Grant will fund cancer clinical trials to test high-dose vitamin C

Cancer researchers at University of Iowa Holden Comprehensive Cancer Center have received a five-year, $9.7 million grant from the National Cancer Institute to test the use of high-dose, intravenous (IV) vitamin C in the treatment of cancer.

The integrated project, led by Joseph Cullen, MD, UI professor of surgery, and Douglas Spitz, PhD, UI professor of radiation oncology, is designed to evaluate the feasibility and effectiveness of adding high-dose IV vitamin C to standard cancer treatments for three of the deadliest cancers affecting the U.S. population: pancreatic cancer, non-small cell lung cancer, and glioblastoma multiforme (GBM), an aggressive type of brain cancer. 

“Success in this project would suggest that adding high-dose IV vitamin C to cancer treatment protocols could be a safe, simple, and cost-effective approach to improving treatment for many kinds of cancer,” Cullen says. “If the results from our early- and mid-phase clinical trials are positive, the next step would be to test this therapy in large, stage 3 clinical trials that could lead to approval of this approach and have a powerful and lasting impact on clinical cancer care in the coming years.”

IV poleA long-term commitment to this idea

The UI team has persevered for many years to bring high-dose, IV vitamin C therapy to patient trials. They have often faced resistance and skepticism due to vitamin C’s controversial and mixed history as a cancer therapy. The biggest stumbling block has been the underappreciated fact that vitamin C consumed by mouth and vitamin C delivered intravenously lead to vastly different levels of vitamin C in the blood. That difference—a tiny amount from oral consumption compared to very high levels from IV—completely alters how the substance acts on cancer cells.

Starting with experiments on cancer cells in petri dishes and then in animals, UI researchers have shown that high-dose vitamin C is selectively toxic to cancer cells while being relatively non-toxic to normal cells.

Their studies show that this is due to biological glitches in cancer cells that cause them to selectively generate hydrogen peroxide from the high levels of vitamin C (relative to normal cells). Hydrogen peroxide is generally toxic to cancer cells and also makes the cancer cells more sensitive to radiation and chemotherapy. Recent results from clinical trials done by the UI program, as well as others, have shown that combining high-dose IV vitamin C with standard radio-chemotherapy is safe and well-tolerated by patients. These early stage trials also produced encouraging efficacy outcomes, and even suggested that adding vitamin C to the standard cancer therapies reduces the damage to normal tissue through its antioxidant function.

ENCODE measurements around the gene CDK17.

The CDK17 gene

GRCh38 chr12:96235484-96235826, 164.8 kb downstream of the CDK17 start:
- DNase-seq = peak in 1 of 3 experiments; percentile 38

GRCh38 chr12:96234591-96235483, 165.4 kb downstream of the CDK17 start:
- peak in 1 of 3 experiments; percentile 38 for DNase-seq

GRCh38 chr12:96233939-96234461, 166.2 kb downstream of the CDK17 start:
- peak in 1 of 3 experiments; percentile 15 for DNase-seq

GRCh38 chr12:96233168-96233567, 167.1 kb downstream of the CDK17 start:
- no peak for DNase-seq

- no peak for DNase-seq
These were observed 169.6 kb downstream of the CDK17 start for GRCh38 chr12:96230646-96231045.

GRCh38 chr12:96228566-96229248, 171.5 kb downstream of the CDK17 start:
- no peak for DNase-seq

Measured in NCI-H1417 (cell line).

How the grant will be used

The new grant will support three clinical projects:

  • Investigating whether high-dose vitamin C added to chemotherapy can reduce metastatic disease in phase 2 trials for pancreatic cancer
  • Investigating whether high-dose vitamin C combined with radio-chemotherapy improves outcomes in patients with late-stage, inoperable non-small cell lung cancer
  • Tracking the effects of high-dose vitamin C on cancer cells in patients with the brain cancer glioblastoma multiforme using MRI scans 

Integration of the clinical work with basic research will allow the team to determine whether certain biomarkers or functional imaging tests can be used to predict which cancers might be most susceptible to treatment with high-dose vitamin C.

“This project, which has its roots in basic science conducted decades ago at the UI, is a perfect example of bench-to-bedside research that’s advancing cancer care for patients,” says George Weiner, MD, director of the UI Holden Cancer Center. “At the UI and at Holden, we pride ourselves on exceptional collaboration among physicians and scientists from diverse areas of cancer research. Philanthropic gifts helped our outstanding team of researchers get this work off the ground. We appreciate the essential financial support from the NCI that allows us to take it to the next level.”

group portrait

The research team

In addition to Cullen and Spitz, key personnel on the grant include UI the team of Garry Buettner, PhD, Bryan Allen, MD, PhD, John Buatti, MD, Brian Smith, PhD, Daniel Berg, MD, Muhammad Furqan, MD, Michael Henry, PhD, Frederick Domann, PhD, John Sunderland, PhD, Vincent Magnotta, PhD, and Kellie Bodeker, MSHS, CCRC.

Date: 
Monday, November 19, 2018